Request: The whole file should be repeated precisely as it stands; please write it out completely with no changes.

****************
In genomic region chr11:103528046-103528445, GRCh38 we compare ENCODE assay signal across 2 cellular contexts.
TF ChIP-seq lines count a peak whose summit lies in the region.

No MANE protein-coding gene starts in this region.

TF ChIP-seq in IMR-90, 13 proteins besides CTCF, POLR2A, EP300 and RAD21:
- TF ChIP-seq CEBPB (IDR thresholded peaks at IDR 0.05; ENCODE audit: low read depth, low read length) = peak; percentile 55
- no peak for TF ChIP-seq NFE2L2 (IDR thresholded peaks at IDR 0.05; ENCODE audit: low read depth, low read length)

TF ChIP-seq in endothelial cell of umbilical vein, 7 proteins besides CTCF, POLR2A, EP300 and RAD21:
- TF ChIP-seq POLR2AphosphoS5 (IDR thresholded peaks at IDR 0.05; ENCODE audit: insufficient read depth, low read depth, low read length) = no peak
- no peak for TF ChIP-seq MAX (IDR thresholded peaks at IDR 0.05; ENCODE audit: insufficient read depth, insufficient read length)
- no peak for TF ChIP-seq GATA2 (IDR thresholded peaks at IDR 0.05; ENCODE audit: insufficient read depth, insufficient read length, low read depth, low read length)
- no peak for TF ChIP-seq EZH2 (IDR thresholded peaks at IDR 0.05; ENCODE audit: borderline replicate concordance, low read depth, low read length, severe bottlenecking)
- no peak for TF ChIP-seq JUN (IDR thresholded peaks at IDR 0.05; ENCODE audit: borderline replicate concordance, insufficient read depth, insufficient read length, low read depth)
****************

In genomic region chr11:103528046-103528445, GRCh38 we compare ENCODE assay signal across 2 cellular contexts.
TF ChIP-seq lines count a peak whose summit lies in the region.

No MANE protein-coding gene starts in this region.

TF ChIP-seq in IMR-90, 13 proteins besides CTCF, POLR2A, EP300 and RAD21:
- TF ChIP-seq CEBPB (IDR thresholded peaks at IDR 0.05; ENCODE audit: low read depth, low read length) = peak; percentile 55
- no peak for TF ChIP-seq NFE2L2 (IDR thresholded peaks at IDR 0.05; ENCODE audit: low read depth, low read length)

TF ChIP-seq in endothelial cell of umbilical vein, 7 proteins besides CTCF, POLR2A, EP300 and RAD21:
- TF ChIP-seq POLR2AphosphoS5 (IDR thresholded peaks at IDR 0.05; ENCODE audit: insufficient read depth, low read depth, low read length) = no peak
- no peak for TF ChIP-seq MAX (IDR thresholded peaks at IDR 0.05; ENCODE audit: insufficient read depth, insufficient read length)
- no peak for TF ChIP-seq GATA2 (IDR thresholded peaks at IDR 0.05; ENCODE audit: insufficient read depth, insufficient read length, low read depth, low read length)
- no peak for TF ChIP-seq EZH2 (IDR thresholded peaks at IDR 0.05; ENCODE audit: borderline replicate concordance, low read depth, low read length, severe bottlenecking)
- no peak for TF ChIP-seq JUN (IDR thresholded peaks at IDR 0.05; ENCODE audit: borderline replicate concordance, insufficient read depth, insufficient read length, low read depth)